Archive for the ‘Gaming’ Category


dread-rpg-cover

Dread has a great concept. It’s a horror RPG by Epidiah Ravachol where you pull blocks from a tower to perform actions. If you tower falls, you die. Pulling from an increasingly unstable tower is a great mechanic that simulates the escalating tension of the story.

I’ve played it a few times and I figured out that I prefer to run it faster, deadlier, and with a little twist to keep players more engaged after they die.

To see how that can be accomplished check out the video below. It contains several rules modifications that you can use as options to add some twists to a standard game of Dread.

Hack #1: Shorten the Questionnaire

Cut down the 13 question character creation system and instead focus on a the smallest amount of questions that accomplish two goals:

  • Giving the player a character concept to work with
  • Giving the character a reason to engage with the story

Hack #2: Speed up the game

I think 4+ hours is too long. Sure, a slow-burn sense of dread is really great if you can pull it off. But the mechanics are too simple and it takes too long to get the ball rolling. Playing a shorter 1-1.5 hour game really lets you ratchet up the tension and keep it up.

Hack #3: Make it Deadlier

Use the most unstable block tower you can possibly find. Barring that, pull more blocks before starting the game and after each player dies. Here is the one featured in the video:

0425162123a-1Tower and photography by Val Ballerini (Through a Cracked Lens)

 

Hack #4: My favorite!

You’ll have to watch the video for this one. I’ll just say that it has to do with the dead players messing with the living while they are trying to pull blocks.

For more gaming related materials check out the Games tab at the top of this page.

Cats
CATS

Before playing a game, or even introducing the rules, there needs to be a conversation at the table to set expectations. A game runs smoothly when all players understand what the group is striving for. But how do you do it? You use the CATS method! Everyone loves CATS.

This codified presentation will allow the facilitator to hit four essential topics quickly and easily. Just start from the top.

Concept

Pitch this game. At a high-level, what’s it about?

Aim

Explain what the players are trying to accomplish. Can someone win? Can everyone lose? Are we trying to tell a specific type of story?

Tone

Have a quick conversation about the tone of the game. What is the default? Are there different options for gameplay? (Serious vs. Gonzo, Action vs. Drama, etc.). Come to a consensus on what the group wants.

Subject Matter

Explain what ideas might be explored during gameplay. Do they make anyone uncomfortable? Discuss what boundaries need to be set, if any.

Afterwards, everyone should have the same expectations for the upcoming game. This discussion shouldn’t be long, but it is essential. To significantly improve your gaming experience, spend five minutes with CATS before you play!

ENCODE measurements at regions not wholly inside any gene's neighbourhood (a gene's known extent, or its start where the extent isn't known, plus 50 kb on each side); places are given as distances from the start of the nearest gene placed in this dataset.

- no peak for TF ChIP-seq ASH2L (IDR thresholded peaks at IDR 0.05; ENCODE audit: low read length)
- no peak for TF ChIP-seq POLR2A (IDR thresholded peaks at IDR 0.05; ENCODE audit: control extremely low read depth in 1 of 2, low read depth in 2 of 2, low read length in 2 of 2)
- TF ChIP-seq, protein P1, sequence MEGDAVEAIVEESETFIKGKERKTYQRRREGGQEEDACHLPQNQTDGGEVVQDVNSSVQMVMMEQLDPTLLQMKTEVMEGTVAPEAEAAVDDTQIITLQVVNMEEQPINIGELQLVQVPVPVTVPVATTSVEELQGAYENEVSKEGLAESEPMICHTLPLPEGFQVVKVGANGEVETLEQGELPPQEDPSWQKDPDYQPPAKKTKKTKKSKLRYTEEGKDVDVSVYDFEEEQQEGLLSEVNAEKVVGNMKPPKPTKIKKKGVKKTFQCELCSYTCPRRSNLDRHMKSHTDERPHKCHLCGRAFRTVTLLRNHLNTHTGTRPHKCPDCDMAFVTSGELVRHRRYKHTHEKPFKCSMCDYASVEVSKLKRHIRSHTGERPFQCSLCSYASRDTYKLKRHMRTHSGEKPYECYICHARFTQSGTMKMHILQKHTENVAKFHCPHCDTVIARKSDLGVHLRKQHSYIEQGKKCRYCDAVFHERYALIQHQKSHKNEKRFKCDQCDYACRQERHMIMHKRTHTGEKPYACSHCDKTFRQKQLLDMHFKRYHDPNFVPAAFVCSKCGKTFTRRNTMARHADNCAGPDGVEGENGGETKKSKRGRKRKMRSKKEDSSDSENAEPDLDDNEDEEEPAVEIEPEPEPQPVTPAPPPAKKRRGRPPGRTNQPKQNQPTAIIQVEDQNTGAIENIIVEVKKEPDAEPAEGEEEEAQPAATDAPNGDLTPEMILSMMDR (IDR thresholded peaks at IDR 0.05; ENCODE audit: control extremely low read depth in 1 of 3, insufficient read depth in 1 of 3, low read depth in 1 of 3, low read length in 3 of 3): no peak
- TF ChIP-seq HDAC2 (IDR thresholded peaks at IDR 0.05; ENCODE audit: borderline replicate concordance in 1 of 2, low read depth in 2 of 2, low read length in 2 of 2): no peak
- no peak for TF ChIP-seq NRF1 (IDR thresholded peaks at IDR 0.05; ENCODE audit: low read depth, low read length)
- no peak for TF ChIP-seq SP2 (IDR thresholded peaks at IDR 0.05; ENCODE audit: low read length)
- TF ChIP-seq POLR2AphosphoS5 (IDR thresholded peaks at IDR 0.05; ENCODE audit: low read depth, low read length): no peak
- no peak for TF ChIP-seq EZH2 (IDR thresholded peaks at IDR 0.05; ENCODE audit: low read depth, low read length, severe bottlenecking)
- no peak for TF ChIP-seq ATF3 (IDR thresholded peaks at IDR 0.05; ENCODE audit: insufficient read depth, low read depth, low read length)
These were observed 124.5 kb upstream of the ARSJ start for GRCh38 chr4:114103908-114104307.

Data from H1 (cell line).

Fiasco is a role-playing game where things go wrong. It’s a GM-less cooperative story-telling system that facilities a story of converging fates that combine in catastrophic but oh-so-entertaining ways.

To set up a story you each choose things off of some charts. Relationships, Needs, Locations, Objects. From there you make characters and start acting out scenes. Then, terrible things happen and you continue the process to its grievous conclusion.

For each game you pick a playset, which supplies those charts and directs you towards a specific genre or style. There is a surprising breadth of playsets to choice from, but the core system is the same.

Fiasco is very good at what it does. I recommend you grab some friends and a playset and give it a try.

I have played a few games of it, and each one has been better than the last. As I go I’m starting to learn what makes the game work well. Since Fiasco is essentially a story-creation engine, I found that what I learned can be applied to writing as well.

1) Each character has to have a need. Even if you don’t explicitly state it, you should know as the writer what is driving this characters decisions. If it makes sense to you it will make sense to the reader.

2) Characters should have connections with each other. If characters are working in their own little bubbles, they don’t have real reasons to be in scenes together. Give them reasons to interact that they care about and have fun from there.

4) Each scene needs a goal. This is so important in Fiasco as well as writing! I don’t like to think of where a scene is going to go. I like to think about where the characters want the scene to go. If they get it there or not, well, that’s the fun part about playing the game or about writing the scene. Either way, the goal is what drives the story.

5) Have fun! Relationships, needs, objects and locations are the building blocks. Make each block as interesting as possible. Everything has been written already except the things only you can think of.

6) As usual, all rules are made to be broken. If something isn’t working, don’t stick with the rules, just do what feels right and move along. Nothing sucks time and creative energy like trying to follow rules that aren’t clear or aren’t working.

Overall, the fact that Fiasco and the art of story creation use the same principles shows that the game hits upon the fundamentals of how stories work. And that is the beauty of it. It directs you to do what writers are supposed to do: tell a good story. It’s a great activity to help you hone in on what makes good fiction tick.

AlienFrontiers